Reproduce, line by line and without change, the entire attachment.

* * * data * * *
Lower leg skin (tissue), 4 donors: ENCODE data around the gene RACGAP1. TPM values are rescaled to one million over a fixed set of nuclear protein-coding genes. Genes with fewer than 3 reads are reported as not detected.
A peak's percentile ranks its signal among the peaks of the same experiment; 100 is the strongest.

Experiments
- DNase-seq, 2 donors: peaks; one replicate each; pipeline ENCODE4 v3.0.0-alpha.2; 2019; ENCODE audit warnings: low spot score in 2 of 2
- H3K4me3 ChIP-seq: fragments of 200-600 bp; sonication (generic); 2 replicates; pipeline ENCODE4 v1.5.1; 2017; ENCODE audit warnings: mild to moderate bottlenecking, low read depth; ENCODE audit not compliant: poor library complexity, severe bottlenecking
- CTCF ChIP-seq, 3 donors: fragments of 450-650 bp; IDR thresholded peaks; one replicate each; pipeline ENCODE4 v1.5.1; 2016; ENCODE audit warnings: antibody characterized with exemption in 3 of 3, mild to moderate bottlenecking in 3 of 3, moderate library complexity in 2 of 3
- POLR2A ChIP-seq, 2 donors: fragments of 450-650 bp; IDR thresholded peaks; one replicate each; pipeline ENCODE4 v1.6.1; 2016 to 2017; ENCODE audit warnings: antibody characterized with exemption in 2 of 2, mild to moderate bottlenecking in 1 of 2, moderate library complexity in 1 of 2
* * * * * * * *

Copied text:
Lower leg skin (tissue), 4 donors: ENCODE data around the gene RACGAP1. TPM values are rescaled to one million over a fixed set of nuclear protein-coding genes. Genes with fewer than 3 reads are reported as not detected.
A peak's percentile ranks its signal among the peaks of the same experiment; 100 is the strongest.

Experiments
- DNase-seq, 2 donors: peaks; one replicate each; pipeline ENCODE4 v3.0.0-alpha.2; 2019; ENCODE audit warnings: low spot score in 2 of 2
- H3K4me3 ChIP-seq: fragments of 200-600 bp; sonication (generic); 2 replicates; pipeline ENCODE4 v1.5.1; 2017; ENCODE audit warnings: mild to moderate bottlenecking, low read depth; ENCODE audit not compliant: poor library complexity, severe bottlenecking
- CTCF ChIP-seq, 3 donors: fragments of 450-650 bp; IDR thresholded peaks; one replicate each; pipeline ENCODE4 v1.5.1; 2016; ENCODE audit warnings: antibody characterized with exemption in 3 of 3, mild to moderate bottlenecking in 3 of 3, moderate library complexity in 2 of 3
- POLR2A ChIP-seq, 2 donors: fragments of 450-650 bp; IDR thresholded peaks; one replicate each; pipeline ENCODE4 v1.6.1; 2016 to 2017; ENCODE audit warnings: antibody characterized with exemption in 2 of 2, mild to moderate bottlenecking in 1 of 2, moderate library complexity in 1 of 2